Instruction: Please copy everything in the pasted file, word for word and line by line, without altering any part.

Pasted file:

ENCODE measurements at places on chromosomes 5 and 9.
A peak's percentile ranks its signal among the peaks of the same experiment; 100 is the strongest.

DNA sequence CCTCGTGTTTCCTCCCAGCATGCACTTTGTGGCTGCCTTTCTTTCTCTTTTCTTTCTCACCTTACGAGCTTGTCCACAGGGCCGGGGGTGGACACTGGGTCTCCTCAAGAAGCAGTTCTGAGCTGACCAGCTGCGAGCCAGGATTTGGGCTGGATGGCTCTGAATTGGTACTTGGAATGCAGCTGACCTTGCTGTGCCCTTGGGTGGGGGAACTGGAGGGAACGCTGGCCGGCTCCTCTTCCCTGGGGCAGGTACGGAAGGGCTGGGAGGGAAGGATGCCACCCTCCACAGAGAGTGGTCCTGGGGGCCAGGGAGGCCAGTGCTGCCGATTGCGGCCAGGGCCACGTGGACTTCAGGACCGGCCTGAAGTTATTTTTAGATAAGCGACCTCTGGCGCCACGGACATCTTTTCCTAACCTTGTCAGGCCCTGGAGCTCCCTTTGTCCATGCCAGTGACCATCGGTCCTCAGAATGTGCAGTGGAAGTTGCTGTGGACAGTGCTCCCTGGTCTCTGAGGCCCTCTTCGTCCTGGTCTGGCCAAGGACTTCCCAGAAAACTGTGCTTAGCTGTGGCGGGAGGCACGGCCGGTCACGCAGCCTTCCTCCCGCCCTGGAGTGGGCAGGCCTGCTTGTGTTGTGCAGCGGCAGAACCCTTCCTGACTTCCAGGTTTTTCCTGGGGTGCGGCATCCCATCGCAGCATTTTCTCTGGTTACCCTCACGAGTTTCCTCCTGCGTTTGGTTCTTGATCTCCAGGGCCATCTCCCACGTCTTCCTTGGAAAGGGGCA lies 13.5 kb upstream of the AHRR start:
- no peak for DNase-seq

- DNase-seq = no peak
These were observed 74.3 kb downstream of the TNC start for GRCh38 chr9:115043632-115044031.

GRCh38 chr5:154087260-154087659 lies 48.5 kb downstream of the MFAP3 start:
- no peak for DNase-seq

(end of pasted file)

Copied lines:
ENCODE measurements at places on chromosomes 5 and 9.
A peak's percentile ranks its signal among the peaks of the same experiment; 100 is the strongest.

DNA sequence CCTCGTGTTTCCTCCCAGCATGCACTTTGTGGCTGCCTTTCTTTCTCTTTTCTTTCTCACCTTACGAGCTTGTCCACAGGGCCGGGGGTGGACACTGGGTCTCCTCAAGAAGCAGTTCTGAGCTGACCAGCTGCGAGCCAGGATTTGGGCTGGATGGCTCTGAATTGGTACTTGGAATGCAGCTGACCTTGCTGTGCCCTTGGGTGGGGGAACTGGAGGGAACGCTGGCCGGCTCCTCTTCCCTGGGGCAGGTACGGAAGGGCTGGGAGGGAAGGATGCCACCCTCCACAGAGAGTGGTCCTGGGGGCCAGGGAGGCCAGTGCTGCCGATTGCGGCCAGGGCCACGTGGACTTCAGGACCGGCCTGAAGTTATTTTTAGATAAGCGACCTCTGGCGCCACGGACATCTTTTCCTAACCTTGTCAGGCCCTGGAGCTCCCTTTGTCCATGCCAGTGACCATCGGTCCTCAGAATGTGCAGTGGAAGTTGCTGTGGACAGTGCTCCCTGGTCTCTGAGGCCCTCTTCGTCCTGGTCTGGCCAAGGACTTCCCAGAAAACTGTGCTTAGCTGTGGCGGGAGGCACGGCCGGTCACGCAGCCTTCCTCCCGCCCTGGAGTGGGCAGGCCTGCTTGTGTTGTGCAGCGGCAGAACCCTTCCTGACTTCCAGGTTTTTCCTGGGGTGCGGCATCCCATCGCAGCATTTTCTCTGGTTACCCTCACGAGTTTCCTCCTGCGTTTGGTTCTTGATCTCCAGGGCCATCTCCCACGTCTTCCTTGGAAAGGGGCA lies 13.5 kb upstream of the AHRR start:
- no peak for DNase-seq

- DNase-seq = no peak
These were observed 74.3 kb downstream of the TNC start for GRCh38 chr9:115043632-115044031.

GRCh38 chr5:154087260-154087659 lies 48.5 kb downstream of the MFAP3 start:
- no peak for DNase-seq